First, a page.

300 Syrians Leave Besieged Suburb of Damascus After Deal

Civilians leave the Moadamiyeh on Friday. (AP Photo)
Civilians leave the Moadamiyeh on Friday. (AP Photo)

More than 300 Syrians were bused out of a rebel-held suburb of the capital, Damascus, in an evacuation Friday, under a deal struck with the government that ends a punishing three-year-long siege, allows rebel fighters to leave and restores state control over the area.

The suburb of Moadamiyeh is the latest opposition pocket to relent after residents could no longer take the suffering under sieges by Syria’s military, with food supplies dwindling and key infrastructure like hospitals being destroyed. A nearby suburb, Daraya, surrendered and came under government control last week.

The accelerating pace of such surrenders points to the success of the military’s tactic of sieges, even as it has brought international criticism and frequent complaints from the U.N. over the difficulty of getting humanitarian aid to besieged residents.

An Associated Press reporter in Moadamiyeh saw security forces searching the luggage of dozens of men, women and children before they boarded buses Friday, heading out of the suburb to shelters in a government-controlled neighborhood nearby.

The siege of Moadamiyeh, which a U.N. report said was gassed with toxic sarin in 2013, has left its estimated 28,000 residents with dwindling food and medical supplies.

The first part of the deal’s implementation evacuated about 340 people, including 62 gunmen who agreed to lay down their arms after taking advantage of a presidential amnesty, said the governor of Rural Damascus province, Alaa Munir Ibrahim.

Aside from the gunmen, the evacuees are all residents of the nearby suburb of Daraya who had been trapped in Moadamiyeh when the military launched a major offensive on Daraya earlier this year.

Once their evacuation to government-controlled areas is complete, the rebel gunmen in Moadamiyeh who refuse to hand over their weapons will leave, likely to rebel-held parts of northern Syria. The rest of the suburb’s population will remain.

It was not clear when government security forces would take over control of the suburb.

Moadamiyeh’s fall was a direct result of the collapse of resistance in Daraya, which had been under siege since 2012. Battered by the offensive launched this year, Daraya’s residents finally reached a deal with the government, and last week the entire remaining population of the suburb – about 4,000 people out of an original 200,000 – was removed, drawing criticism that it was a forced displacement.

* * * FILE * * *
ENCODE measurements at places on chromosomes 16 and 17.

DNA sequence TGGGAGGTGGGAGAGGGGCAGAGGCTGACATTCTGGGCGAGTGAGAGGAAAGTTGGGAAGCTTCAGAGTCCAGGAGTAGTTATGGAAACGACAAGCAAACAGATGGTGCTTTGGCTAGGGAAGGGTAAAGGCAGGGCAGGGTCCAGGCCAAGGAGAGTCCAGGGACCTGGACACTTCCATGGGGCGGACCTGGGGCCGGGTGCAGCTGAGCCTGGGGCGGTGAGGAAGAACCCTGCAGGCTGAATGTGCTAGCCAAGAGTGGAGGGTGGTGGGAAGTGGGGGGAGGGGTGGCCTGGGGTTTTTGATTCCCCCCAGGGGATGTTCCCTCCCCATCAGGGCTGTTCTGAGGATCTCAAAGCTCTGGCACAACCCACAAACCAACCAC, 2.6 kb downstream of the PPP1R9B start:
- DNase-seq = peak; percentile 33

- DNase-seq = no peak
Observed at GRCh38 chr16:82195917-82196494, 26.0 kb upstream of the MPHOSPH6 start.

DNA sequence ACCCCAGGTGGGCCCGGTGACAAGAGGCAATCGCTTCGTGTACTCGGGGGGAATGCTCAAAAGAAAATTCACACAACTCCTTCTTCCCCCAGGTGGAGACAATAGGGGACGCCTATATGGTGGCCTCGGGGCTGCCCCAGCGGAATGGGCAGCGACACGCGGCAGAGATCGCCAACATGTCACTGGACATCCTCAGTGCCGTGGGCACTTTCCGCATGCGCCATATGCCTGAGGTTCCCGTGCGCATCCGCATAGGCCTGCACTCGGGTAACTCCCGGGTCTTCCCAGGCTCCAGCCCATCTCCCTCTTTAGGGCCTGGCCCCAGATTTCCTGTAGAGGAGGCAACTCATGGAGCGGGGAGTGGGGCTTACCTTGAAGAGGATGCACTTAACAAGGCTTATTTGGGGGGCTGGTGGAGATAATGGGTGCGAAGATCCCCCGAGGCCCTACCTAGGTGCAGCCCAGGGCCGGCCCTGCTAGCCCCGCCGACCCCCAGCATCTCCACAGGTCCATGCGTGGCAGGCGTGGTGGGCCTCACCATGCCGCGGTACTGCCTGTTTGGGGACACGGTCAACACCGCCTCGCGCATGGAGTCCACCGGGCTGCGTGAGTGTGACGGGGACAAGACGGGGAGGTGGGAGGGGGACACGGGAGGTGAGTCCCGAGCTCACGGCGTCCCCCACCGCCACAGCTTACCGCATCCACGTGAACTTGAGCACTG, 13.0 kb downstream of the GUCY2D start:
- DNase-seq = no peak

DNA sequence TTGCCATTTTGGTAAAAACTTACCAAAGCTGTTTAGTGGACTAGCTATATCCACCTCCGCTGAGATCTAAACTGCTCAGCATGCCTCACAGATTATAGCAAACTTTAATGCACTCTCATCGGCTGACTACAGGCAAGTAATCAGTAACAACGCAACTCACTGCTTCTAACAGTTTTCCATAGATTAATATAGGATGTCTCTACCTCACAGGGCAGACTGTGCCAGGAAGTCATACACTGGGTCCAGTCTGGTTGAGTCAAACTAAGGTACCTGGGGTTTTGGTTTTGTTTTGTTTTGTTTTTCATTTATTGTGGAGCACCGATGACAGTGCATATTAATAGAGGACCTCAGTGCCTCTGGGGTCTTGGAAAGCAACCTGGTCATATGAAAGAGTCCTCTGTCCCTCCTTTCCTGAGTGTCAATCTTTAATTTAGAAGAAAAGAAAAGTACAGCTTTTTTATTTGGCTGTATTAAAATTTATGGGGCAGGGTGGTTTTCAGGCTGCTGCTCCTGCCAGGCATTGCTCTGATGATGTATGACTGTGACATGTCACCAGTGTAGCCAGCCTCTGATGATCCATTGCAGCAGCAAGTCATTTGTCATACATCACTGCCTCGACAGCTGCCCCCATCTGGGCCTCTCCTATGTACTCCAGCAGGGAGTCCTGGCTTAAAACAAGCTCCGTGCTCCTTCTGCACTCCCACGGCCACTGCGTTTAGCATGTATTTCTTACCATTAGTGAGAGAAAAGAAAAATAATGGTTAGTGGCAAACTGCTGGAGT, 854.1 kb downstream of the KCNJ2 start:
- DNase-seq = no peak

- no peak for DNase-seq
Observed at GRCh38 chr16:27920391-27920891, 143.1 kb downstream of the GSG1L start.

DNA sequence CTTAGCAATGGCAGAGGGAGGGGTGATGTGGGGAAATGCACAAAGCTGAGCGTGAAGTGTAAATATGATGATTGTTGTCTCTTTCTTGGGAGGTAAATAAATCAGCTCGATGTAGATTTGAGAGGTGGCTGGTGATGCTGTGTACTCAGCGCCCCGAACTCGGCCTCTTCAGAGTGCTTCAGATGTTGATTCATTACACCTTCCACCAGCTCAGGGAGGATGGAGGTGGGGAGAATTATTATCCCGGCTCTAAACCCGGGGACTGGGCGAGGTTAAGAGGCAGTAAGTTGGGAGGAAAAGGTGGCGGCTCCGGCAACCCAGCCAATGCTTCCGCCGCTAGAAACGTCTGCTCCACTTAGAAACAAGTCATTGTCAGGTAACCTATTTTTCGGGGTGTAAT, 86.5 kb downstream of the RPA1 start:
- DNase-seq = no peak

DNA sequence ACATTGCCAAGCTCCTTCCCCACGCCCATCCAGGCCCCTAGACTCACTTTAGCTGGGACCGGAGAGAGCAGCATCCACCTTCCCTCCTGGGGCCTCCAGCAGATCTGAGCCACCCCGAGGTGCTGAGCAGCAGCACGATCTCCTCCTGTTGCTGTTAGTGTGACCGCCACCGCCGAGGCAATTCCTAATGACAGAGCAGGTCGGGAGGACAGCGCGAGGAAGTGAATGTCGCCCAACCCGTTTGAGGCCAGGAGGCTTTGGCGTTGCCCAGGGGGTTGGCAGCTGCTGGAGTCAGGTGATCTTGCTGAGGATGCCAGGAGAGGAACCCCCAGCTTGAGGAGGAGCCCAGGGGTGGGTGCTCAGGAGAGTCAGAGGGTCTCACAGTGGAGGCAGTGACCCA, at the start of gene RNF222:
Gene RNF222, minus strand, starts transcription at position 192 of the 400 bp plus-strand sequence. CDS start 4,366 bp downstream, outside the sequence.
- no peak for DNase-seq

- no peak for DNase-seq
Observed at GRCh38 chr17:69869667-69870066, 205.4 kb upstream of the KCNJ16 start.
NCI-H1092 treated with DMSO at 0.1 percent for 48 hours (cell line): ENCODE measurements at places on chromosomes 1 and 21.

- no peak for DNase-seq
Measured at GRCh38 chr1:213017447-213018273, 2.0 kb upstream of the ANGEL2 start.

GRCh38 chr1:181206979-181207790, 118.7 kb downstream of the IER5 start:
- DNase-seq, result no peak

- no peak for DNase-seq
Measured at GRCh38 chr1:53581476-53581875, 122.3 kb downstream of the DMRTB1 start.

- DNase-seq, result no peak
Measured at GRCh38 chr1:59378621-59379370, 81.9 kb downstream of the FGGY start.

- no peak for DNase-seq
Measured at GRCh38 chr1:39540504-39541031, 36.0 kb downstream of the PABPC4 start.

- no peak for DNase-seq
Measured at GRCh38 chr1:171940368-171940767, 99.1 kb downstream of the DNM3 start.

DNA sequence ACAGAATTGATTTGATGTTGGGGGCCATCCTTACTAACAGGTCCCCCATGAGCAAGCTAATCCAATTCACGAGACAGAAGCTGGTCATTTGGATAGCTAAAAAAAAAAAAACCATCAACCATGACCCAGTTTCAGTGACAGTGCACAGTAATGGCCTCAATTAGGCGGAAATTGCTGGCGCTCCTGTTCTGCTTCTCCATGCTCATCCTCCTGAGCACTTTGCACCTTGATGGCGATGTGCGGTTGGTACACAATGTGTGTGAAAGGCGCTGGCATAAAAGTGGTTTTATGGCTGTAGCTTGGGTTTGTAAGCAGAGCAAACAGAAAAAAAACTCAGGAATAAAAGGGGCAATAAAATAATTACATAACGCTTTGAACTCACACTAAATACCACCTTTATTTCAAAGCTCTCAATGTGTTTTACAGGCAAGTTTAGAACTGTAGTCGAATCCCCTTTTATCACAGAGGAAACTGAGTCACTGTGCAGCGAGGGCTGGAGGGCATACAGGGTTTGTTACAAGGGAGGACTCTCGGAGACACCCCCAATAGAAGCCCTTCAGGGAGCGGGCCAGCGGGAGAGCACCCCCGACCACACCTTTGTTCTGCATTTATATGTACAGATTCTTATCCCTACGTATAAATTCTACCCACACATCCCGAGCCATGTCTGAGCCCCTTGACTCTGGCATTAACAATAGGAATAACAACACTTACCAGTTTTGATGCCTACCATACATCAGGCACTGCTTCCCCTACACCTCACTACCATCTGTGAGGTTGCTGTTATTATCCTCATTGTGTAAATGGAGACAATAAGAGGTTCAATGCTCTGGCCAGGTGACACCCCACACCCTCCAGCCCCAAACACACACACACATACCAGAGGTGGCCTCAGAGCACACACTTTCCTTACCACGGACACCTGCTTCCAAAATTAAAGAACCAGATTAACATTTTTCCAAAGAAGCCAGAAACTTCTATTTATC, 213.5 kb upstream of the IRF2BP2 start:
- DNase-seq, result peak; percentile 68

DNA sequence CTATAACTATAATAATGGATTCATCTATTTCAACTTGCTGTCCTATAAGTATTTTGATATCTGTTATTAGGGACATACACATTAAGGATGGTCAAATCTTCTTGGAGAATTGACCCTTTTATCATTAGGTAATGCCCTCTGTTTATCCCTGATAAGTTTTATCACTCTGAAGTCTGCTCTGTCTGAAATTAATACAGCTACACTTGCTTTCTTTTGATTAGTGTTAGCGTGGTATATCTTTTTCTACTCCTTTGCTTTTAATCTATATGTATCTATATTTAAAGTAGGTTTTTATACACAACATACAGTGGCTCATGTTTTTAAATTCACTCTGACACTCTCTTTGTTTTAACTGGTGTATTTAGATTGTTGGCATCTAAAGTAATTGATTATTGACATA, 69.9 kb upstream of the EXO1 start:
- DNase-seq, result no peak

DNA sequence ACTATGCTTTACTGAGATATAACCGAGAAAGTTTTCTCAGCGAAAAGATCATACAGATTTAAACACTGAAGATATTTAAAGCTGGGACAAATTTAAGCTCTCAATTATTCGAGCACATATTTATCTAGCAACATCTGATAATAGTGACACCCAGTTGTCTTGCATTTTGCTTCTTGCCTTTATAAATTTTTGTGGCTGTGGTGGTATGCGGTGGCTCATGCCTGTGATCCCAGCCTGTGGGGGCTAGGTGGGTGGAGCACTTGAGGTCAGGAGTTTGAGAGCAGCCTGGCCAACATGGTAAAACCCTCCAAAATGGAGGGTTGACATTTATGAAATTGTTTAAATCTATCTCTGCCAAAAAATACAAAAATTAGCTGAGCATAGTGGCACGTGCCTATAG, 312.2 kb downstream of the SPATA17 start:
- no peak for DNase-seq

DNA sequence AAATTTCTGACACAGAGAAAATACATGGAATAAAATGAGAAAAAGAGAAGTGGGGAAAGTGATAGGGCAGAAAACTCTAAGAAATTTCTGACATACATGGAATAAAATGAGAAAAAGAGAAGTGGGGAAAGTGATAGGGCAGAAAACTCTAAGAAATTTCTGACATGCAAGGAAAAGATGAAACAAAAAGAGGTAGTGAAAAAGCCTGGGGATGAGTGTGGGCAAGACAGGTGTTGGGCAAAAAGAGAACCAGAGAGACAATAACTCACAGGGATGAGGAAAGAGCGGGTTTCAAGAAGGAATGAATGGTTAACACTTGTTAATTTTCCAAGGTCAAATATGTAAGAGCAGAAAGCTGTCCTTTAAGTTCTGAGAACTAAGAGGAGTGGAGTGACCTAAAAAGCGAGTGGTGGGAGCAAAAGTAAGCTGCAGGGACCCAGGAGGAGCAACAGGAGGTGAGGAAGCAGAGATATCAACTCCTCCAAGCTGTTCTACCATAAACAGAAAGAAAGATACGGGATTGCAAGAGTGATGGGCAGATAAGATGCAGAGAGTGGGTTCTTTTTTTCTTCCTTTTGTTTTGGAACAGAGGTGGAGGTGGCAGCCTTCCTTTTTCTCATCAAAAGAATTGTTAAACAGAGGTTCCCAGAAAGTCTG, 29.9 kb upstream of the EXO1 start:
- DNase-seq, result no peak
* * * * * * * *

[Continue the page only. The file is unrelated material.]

The offensive also cut off other rebel-held areas like Moadamiyah.

“The heroic acts of the Syrian army in Daraya led to the achievement in Moadamiyeh,” Ibrahim, the provincial governor, told Syrian state media.

He said other “settlement” deals with rebel-held Damascus suburbs were currently under discussion, and urged other gunmen to lay down their arms.

A boy carries his belongings as he leaves the Moadamiyeh on Friday. (AP Photo)
A boy carries his belongings as he leaves the Moadamiyeh on Friday. (AP Photo)

Since early on in the 5 ½-year civil war, many of the towns and suburbs in the rural areas surrounding Damascus joined the opposition. But now rebel-held territory has been reduced to pockets, with the largest pocket east of the capital now a main target for sieges.

At a press conference in Geneva on Thursday, U.N. Syria envoy Staffan de Mistura warned that the government’s siege tactics were forcing evacuations, saying that “after Daraya, we may have other Darayas.”

De Mistura’s humanitarian adviser, Jan Egeland, echoed his sentiment, saying the U.N. humanitarian task force for Syria had “failed the people of Daraya.” The U.N. underlined that it had not been consulted on the Daraya deal, which it described as forced displacement.

Moadamiyeh’s buildings and infrastructure appeared largely intact. Local rebels had negotiated several local truces with the government starting 2012, and the suburb was spared much of the destruction and bombing that beset Daraya, a mile away.

“I am very happy to get out,” said 25-year old Samira Khadra, a resident of Daraya who had moved to Moadamiyeh, as she boarded one of eight waiting green buses with her mother and children.

Rajab Taysir al-Sheikh, a 55-year old resident of Daraya, said his former home was totally destroyed. He was now joining his family, evacuated last week from Daraya, in a shelter in a Damascus suburb.

“Nothing remains from my house except what I am carrying: two pants and some shirts,” he said.

Hassan Ghandour, a former resident of Moadamiyeh and a lead negotiator on the deal, said most gunmen who are originally from Moadamiyeh will likely lay down their weapons and stay in the suburb. He said Daraya residents residing in Moadamiyeh are around 2,500 and will likely leave over the coming days. The deal also includes the release of detainees from Moadamiyeh currently held in government prisons.

Also Friday, Turkish forces fired tear gas and water cannons across the border at some 400 protesters in the Syrian town of Kobani, who were demonstrating against a barrier wall being built by Turkey. Delkhwaz Khalil, a Kurdish official in the semi-autonomous Kurdish administration in Kobani, said a 17-year old died and 80 people were wounded. He said seven wounded were in critical condition.

A provincial Turkish official said the protesters threw stones at workers building the wall. He spoke on condition of anonymity in line with regulations. Turkey has been building a wall along its border with Syria since 2014.